# Preface

This section studies some first order nonlinear ordinary differential equations describing the time evolution (or “motion”) of those hamiltonian systems provided with a first integral linking implicitly both variables to a motion constant. An application has been performed on the Lotka--Volterra predator-prey system, turning to a strongly nonlinear differential equation in the phase variables.

Introduction to Linear Algebra with Mathematica

# Pendulum numerical simulation

Example: We use Mathematica:
fx = Function[{x, y}, y]; fy = Function[{x, y}, -Sin[x] - 0.25*y]
portrait =
StreamPlot[{fx[x, y], fy[x, y]}, {x, -6, 6}, {y, -3, 3},
AspectRatio -> Automatic]
solution =
Function[point, Function @@ {t, ({x[t], y[t]} /.
NDSolve[{x'[t] == fx[x[t], y[t]], y'[t] == fy[x[t], y[t]],
Thred[{x[time], y[time]} == point]}, {x, y}, {t, time,
time + 40}])[]}]
Out=
Function[point, Function @@ {t, ({x[t], y[t]} /.
NDSolve[{Derivative[x][t] == fx[x[t], y[t]],
Derivative[y][t] == fy[x[t], y[t]],
Thred[{x[time], y[time]} == point]}, {x, y}, {t, time, time + 40}])[]}] To numerically solve the pendulum equation, we first define the system:
osc[gamma_, omega_, x0_, v0_] := {x'[t] == v[t], v'[t] == -gamma*v[t] - omega^2*Sin[x[t]], x == x0, v == v0}
Then, we define a routine which gives the result of integrating the differential equation with NDSolve, starting at t = 0, and integrating out to t = tfinal.
ans[gamma_, omega_, x0_, v0_, tfinal_] := {x[t], v[t]} /. Flatten[NDSolve[ osc[gamma, omega, x0, v0], {x[t], v[t]}, {t, 0, tfinal}]]
We try this out:
sol1 = ans[0.25, 1, 1, 0, 10]
Out= = {InterpolatingFunction[{{0., 10.}}, <>][t], InterpolatingFunction[{{0., 10.}}, <>][t]}
The output sol1 contains the two interpolating functions (Mathematica uses cubic splines) that represent x(t) and v(t). We can evaluate them or plot them. For example, the values at t = 3 are
sol1 /. t -> 3
Out= {-0.6186, -0.201005}
We now plot x and v as functions of t, using solid for x and dashed for v.
graph1 = Plot[{First[sol1], Last[sol1]}, {t, 0, 10}, AxesLabel -> {"t", "x, v"}, PlotLabel -> "Damped Oscillator",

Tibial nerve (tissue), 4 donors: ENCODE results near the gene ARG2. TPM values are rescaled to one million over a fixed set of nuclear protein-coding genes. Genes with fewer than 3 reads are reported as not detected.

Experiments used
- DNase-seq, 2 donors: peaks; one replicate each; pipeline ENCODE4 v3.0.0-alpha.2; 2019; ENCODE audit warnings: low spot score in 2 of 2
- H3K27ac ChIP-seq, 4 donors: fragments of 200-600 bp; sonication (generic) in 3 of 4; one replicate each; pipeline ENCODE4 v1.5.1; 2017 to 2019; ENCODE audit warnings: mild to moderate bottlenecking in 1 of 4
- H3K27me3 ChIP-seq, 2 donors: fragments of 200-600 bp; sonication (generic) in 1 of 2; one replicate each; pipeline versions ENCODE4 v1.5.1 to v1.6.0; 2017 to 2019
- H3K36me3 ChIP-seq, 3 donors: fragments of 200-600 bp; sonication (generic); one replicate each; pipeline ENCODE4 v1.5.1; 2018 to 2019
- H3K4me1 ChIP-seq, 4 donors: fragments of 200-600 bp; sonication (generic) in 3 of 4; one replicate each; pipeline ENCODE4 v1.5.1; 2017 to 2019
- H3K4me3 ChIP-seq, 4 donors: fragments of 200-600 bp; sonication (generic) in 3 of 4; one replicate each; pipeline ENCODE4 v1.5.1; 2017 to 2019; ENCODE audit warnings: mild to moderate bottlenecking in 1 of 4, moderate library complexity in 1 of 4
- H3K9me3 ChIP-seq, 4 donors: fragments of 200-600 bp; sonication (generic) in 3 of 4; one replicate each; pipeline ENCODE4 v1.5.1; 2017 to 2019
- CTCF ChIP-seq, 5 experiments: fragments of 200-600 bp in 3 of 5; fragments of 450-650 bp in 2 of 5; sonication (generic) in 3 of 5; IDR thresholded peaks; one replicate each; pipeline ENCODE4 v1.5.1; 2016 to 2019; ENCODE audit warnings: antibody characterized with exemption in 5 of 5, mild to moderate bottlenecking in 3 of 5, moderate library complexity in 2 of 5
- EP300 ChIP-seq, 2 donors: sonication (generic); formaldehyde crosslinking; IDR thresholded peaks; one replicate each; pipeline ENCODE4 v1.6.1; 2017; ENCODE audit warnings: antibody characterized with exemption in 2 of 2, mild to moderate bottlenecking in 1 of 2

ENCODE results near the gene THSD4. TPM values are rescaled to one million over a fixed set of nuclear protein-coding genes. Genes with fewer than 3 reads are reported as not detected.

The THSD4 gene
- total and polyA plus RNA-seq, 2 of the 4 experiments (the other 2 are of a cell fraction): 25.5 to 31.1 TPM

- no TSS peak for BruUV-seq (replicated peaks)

PlotStyle -> {Dashing[{}], Dashing[{0.02, 0.02}]}] Now we assign separate names to the x(t) and y(t) components of the solution
xsol1[t_] := First[sol1]
ysol1[t_] := Last[sol1]
Then we can reproduce the above graph:
graph2 = Plot[{sol1, sol1}, {t, 0, 15}, AxesLabel -> {"t", "x, v"}, PlotLabel -> "Damped Oscillator", PlotStyle -> {Dashing[{}], Dashing[{0.02, 0.02}]}] Now we do something new by plotting y versus x:
graph3 = ParametricPlot[{xsol1[t], ysol1[t]}, {t, 0, 15}, PlotRange -> {{-1, 1}, {-0.7, 0.7}}, AxesLabel -> {"x", "v"}] For this underdamped oscillator, we see that the phase plot is a spiral. As time increases, the system point moves inward towards the equilibrium at x = 0, v = 0. In physical terms, the oscillations decrease in amplitude as the damping takes energy out of the system.

We could also construct the plot without referring separately to sol1 contains the two interpolating functions (Mathematica uses cubic splines) that represent x(t) and v(t). We can evaluate them or plot them. For example, the values at t = 3 are
sol1 /. t -> 3
Out= {-0.6186, -0.201005}
We now plot x and v as functions of t, using solid for x and dashed for v.
graph1 = Plot[{First[sol1], Last[sol1]}, {t, 0, 10}, AxesLabel -> {"t", "x, v"}, PlotLabel -> "Damped Oscillator",
PlotStyle -> {Dashing[{}], Dashing[{0.02, 0.02}]}] Now we assign separate names to the x(t) and y(t) components of the solution
xsol1[t_] := First[sol1]
ysol1[t_] := Last[sol1]
Then we can reproduce the above graph:
graph2 = Plot[{sol1, sol1}, {t, 0, 15}, AxesLabel -> {"t", "x, v"}, PlotLabel -> "Damped Oscillator", PlotStyle -> {Dashing[{}], Dashing[{0.02, 0.02}]}] Now we do something new by plotting y versus x:
graph3 = ParametricPlot[{xsol1[t], ysol1[t]}, {t, 0, 15}, PlotRange -> {{-1, 1}, {-0.7, 0.7}}, AxesLabel -> {"x", "v"}] For this underdamped oscillator, we see that the phase plot is a spiral. As time increases, the system point moves inward towards the equilibrium at x = 0, v = 0. In physical terms, the oscillations decrease in amplitude as the damping takes energy out of the system.

We could also construct the plot without referring separately to xsol1 and ysol1.
graph4 = ParametricPlot[sol1, {t, 0, 15}, PlotRange -> {{-1, 1}, {-0.8, 0.8}}, AxesLabel -> {"x", "v"}] Now we turn to plotting solutions of the pendulum equation subject to distinct initial conditions. Actually, we define three solutions:

sol2 = ans[0.25, 1, 2, 0, 15]
sol3 = ans[0.25, 1, 3, 0, 15]
Now we plot them.
ParametricPlot[{{First[sol1], Last[sol1]}, {First[sol2], Last[sol2]}, {First[sol3], Last[sol3]}}, {t, 0, 15},
PlotRange -> {{-1.6, 3.1}, {-1.9, 1.4}}, AxesLabel -> {"x", "v"}, PlotStyle -> {{Thick, Red}, {Thick, Blue}, {Thick, Green}}] Every solution of this equation spirals in toward the equilibrium point at {0,0}. None of these spirals intersect other spirals, and none intersects itself. The phase plane provides an excellent way to visualize such a family of solutions. If we attempt to view these solutions simultaneously as functions of t, the result is quite cluttered:
Plot[{First[sol1], Last[sol1], First[sol2], Last[sol2], First[sol3], Last[sol3]}, {t, 0, 15}, AxesLabel -> {"t", "x,v"},
PlotRange -> {-2, 3}, PlotStyle -> {{Thick, Red}, {Thick, Blue}, {Thick, Green}}]